Would you decide the election if you could?

One mental experiment I am fond of asking people (usually before elections) is this:

Suppose that just a minute before the votes are counted you can change the outcome of the election (say, the identity of the winner, or even the entire distribution of ballots) according to your own preferences. Let’s assume that this act will be completely secret. Nobody else will ever know it.

Will you do it?

You can answer in this poll: 

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12 thoughts on “Would you decide the election if you could?

  1. No morals here. In a normal election, I wouldn’t swing a vote because I don’t trust any of the candidates. But if I get to meet with the candidate, know him for a while, etc, and if I really believe he’s what the country needs, then I would swing the vote.

    People don’t know what the hell they’re doing. Wisdom of the masses DOES NOT WORK. I wouldn’t like another person to swing a vote. But I would, if I am confident that’s what the country needs.

    Question: Would you swing the vote for Bush in 2000 or 2004?
    Answer: Of course.

    (hmmm,, almost broke Goodwin’s law there)

    That would actually be another good question: If you knew then what you know now, would you swing the vote for Bush in 2000/2004?

  2. Gil, that is a fine question that (IMHO) has a definite practical point associated with it!

    My physics colleague Lowell Brown once posed a related question at lunch: “Have you ever wondered what the world would be like, if everyone were just like you?”

    The point being that in Lowell Brown’s world, there would be no need to change the result of the vote, because everyone would already have voted your way.

    What would this world be like? Well one major difference might be that a world in which voters, businesspeople, and regulators were universally conversant with informatics and stochastic processes might not be experiencing today’s financial meltdown … for reasons that were set forth decades ago, with extraordinary mathematical clarity, by Norbert Wiener:

    The intimate way in which the commodity market is both theoretically and practically subject to random fluctuations arising from the very contemplation of its own irregularities is something much wilder and much deeper than has been supposed, and the usual continuous approximations to the dynamics of the market must be applied with much more caution than has usually been the case, or not at all.

    Of course, Wiener’s conservativism was born of his personal difficulties during the Great Depression of the 1930s; an experience that—with foresight and luck, and most of all, sharing of ideas—today’s generation of mathematicians, scientists, and engineers will not repeat.

    To summarize: there is no need to imagine vote-changing; it is something that each of us can do every day.

  3. Hi Gil! This is a plain-vanilla comment to help identify what html tags are compatible with your WordPress host … are comments that include “blockquote” (for example) allowed?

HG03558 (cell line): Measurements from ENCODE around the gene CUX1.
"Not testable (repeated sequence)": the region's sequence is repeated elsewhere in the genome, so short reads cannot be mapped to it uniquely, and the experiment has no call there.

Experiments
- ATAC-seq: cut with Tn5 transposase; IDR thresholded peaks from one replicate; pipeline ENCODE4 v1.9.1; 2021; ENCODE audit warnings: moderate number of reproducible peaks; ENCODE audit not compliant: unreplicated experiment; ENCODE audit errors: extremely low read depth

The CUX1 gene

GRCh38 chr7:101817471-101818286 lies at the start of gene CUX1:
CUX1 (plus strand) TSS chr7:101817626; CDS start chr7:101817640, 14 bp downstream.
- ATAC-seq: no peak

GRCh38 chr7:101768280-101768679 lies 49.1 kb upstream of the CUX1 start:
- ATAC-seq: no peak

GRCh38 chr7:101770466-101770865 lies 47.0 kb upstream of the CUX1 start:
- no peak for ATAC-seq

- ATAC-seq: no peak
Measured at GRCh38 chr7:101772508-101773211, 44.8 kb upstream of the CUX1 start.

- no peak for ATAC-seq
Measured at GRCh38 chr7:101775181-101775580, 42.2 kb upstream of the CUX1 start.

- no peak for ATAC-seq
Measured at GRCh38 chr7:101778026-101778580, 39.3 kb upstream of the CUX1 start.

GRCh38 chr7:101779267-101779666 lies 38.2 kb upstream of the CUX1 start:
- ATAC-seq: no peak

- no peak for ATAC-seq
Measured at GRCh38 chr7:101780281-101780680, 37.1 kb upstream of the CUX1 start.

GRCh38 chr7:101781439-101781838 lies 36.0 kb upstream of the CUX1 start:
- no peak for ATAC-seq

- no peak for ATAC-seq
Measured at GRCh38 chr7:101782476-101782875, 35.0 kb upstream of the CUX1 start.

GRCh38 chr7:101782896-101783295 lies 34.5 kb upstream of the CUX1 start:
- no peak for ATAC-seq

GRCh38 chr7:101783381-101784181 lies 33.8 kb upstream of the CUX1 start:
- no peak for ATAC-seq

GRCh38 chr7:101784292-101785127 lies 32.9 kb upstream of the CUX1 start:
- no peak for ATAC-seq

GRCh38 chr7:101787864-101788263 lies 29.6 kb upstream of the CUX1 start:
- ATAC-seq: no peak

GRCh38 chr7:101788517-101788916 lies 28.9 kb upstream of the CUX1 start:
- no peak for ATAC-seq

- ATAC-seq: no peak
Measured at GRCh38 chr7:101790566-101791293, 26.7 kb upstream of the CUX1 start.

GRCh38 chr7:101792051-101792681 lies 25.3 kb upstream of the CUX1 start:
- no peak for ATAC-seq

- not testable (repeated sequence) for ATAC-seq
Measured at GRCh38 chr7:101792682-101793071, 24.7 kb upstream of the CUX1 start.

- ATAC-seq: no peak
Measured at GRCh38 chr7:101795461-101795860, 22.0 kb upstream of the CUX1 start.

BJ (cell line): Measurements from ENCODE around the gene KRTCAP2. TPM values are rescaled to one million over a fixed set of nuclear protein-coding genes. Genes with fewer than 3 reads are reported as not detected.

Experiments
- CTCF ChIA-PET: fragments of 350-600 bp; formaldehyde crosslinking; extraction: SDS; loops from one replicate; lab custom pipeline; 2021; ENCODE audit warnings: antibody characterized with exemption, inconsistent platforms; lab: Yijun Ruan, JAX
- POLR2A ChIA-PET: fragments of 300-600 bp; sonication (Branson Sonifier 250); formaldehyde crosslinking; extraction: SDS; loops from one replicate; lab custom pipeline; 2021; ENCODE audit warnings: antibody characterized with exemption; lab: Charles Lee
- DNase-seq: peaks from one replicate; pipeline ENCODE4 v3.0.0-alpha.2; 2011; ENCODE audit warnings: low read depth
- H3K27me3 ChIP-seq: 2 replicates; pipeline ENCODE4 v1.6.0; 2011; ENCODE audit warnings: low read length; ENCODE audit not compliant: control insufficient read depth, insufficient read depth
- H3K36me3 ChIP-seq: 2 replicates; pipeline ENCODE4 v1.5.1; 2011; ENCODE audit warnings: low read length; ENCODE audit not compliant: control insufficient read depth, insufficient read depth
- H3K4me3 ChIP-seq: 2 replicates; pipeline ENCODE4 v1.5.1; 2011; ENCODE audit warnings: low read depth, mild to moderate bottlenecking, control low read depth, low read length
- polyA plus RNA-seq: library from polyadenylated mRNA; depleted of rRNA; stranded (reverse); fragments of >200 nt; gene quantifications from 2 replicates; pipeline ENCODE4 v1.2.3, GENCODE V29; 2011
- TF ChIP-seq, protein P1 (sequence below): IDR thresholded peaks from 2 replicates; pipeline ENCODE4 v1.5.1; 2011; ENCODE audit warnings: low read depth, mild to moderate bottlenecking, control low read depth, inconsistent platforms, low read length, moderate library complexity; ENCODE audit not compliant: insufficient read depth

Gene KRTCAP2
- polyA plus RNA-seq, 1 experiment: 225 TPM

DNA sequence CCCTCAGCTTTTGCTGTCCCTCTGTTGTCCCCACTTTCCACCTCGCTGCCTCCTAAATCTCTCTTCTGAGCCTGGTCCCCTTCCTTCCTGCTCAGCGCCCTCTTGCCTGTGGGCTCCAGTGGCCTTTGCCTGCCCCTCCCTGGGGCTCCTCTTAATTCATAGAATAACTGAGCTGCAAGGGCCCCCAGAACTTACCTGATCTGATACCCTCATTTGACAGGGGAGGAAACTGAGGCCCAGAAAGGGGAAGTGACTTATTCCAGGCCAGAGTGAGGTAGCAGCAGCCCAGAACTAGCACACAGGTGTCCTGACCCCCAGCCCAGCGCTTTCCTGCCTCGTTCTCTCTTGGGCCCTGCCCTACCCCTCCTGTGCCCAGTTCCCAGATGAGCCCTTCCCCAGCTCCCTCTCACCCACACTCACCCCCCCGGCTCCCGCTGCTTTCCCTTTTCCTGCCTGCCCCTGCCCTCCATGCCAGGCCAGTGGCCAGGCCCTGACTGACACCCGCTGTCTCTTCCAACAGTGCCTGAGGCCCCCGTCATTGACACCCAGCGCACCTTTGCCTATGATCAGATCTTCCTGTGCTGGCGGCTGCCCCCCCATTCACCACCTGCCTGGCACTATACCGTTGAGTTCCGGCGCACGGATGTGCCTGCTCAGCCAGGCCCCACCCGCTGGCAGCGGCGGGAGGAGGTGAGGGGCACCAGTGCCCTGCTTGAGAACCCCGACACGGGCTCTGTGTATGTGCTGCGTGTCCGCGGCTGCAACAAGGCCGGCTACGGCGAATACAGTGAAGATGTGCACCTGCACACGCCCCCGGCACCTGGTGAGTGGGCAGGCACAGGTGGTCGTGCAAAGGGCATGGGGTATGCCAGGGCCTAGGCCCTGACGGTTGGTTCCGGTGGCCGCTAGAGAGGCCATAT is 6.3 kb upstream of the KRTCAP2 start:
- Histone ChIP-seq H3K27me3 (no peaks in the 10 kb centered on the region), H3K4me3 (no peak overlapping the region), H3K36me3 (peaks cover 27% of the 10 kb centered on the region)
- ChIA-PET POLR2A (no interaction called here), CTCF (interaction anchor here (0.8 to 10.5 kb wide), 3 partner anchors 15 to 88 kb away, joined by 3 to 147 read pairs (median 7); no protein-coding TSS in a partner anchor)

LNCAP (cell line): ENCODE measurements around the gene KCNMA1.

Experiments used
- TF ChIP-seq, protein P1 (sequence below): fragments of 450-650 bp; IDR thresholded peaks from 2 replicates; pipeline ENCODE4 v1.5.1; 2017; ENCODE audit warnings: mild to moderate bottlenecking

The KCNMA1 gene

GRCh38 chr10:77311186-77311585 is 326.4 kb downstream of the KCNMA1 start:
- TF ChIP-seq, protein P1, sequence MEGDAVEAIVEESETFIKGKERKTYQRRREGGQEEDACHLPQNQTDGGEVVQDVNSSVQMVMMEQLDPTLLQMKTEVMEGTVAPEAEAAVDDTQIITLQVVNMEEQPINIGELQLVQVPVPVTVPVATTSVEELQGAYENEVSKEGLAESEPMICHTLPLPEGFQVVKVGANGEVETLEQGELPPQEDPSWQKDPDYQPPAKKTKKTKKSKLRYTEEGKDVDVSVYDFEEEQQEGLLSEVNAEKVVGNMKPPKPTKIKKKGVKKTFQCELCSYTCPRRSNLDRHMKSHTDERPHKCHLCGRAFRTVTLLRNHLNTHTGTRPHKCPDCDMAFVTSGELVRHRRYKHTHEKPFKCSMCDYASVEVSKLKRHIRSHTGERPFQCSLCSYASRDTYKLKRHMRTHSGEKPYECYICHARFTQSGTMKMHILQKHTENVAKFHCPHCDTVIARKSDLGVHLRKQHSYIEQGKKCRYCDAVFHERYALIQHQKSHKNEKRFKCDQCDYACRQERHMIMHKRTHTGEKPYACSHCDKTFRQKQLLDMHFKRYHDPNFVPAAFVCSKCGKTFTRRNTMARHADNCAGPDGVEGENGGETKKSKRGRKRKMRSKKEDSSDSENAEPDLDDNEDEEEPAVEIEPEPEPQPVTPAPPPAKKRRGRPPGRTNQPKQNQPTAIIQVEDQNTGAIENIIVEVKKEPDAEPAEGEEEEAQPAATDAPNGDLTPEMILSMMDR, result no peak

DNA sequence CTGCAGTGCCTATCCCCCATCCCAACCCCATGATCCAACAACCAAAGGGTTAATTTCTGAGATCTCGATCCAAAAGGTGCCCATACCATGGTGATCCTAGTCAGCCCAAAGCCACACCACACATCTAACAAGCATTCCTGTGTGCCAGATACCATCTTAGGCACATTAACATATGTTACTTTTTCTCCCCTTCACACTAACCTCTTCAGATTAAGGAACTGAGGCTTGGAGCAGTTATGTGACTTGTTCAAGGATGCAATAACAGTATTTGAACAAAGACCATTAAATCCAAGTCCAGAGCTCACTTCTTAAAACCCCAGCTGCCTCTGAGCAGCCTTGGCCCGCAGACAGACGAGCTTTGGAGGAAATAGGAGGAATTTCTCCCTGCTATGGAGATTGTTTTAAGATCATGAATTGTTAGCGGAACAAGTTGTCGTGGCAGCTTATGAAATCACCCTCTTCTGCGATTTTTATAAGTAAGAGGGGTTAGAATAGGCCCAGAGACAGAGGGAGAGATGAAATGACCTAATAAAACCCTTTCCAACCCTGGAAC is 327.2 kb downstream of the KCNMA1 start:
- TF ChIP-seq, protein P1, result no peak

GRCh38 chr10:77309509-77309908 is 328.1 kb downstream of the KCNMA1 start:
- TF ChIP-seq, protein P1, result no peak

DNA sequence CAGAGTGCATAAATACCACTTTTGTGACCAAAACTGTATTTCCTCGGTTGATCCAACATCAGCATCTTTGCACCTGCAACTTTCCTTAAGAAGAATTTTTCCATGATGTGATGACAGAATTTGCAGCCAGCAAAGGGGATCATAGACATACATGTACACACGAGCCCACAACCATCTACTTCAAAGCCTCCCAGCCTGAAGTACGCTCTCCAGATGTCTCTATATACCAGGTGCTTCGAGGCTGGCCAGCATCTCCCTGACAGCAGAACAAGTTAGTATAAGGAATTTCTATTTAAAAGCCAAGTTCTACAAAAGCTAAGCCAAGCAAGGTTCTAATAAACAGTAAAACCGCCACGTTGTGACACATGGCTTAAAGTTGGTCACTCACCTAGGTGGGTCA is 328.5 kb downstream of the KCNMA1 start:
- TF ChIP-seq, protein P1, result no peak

4. Thank *you*, Gil … perhaps you and I will figure these WordPress filters together, as I too am thinking of starting a weblog … even though there is (obviously) no shortage of them.

    After all, when poetry magazines hold contests, the editors regularly receive submissions from many more authors than they have subscribers to their magazine.

    Hmmmm …. so is it moral for the poetry editors to host contests? And is it moral for the non-subscribing readers to submit poems?

    And we can wonder—without expecting a serious answer—which of these four sets has the largest cardinality: the set of “good” poems, the set of “good” proofs, the set of readers of good poems, or the set of readers of good proofs?

    Just to state my own view, it *is* morally necessary for people to try to write both good poems and good proofs, and it *is* morally necessary that the poems to be edited and the proofs to be peer-reviewed … even when, or *especially* when, the number of published poems and proofs threatens to outstrip the number of readers.

    Because when you think about it, we are all very lucky to live in a universe in which the cardinality of the set of good poems and proofs is very large …

    … because it means there is lots to blog about! :)

  5. Just to give a direct answer, I voted “no” (do not change the result of the election).

    On the following pragmatic grounds: (1) To change just one election is pointless, given that thousands of elections are held. (2) To change every election would be to assert a moral and intellectual superiority that no mortal possesses. (3) Every mathematician, scientists, engineer, essayist, poet, politician, parent … every single person in the world … already possesses the election-changing power, albeit in a shared and diluted form.

    As with all magical powers for “good”, the power of election-changing serves the good only in the hands of those who care passionately about exercising it, and who are willing to study, practice, work, cooperate, and compromise, in order to augment that power.

    Voting “yes” amounts to eliminating these moral checks and balances. Hence “no” is the appropriate vote.

  6. Well, it is not a hypothetical question:
    We all know that in the Israeli elections of 1996, Peres outvoted Bibi, but then Rabi Kaduri miraculously changed thousands of notes inside the sealed envelopes and flipped the outcome of the elections. ;-)

  7. The results of the Poll were: Altogether 198 participants. 125 said they would determine the outcome of the elections (63%). 73 said they wouldn’t (37%). (I also voted with the minority that I wouldn’t.)

  8. Pingback: Election Day | Combinatorics and more

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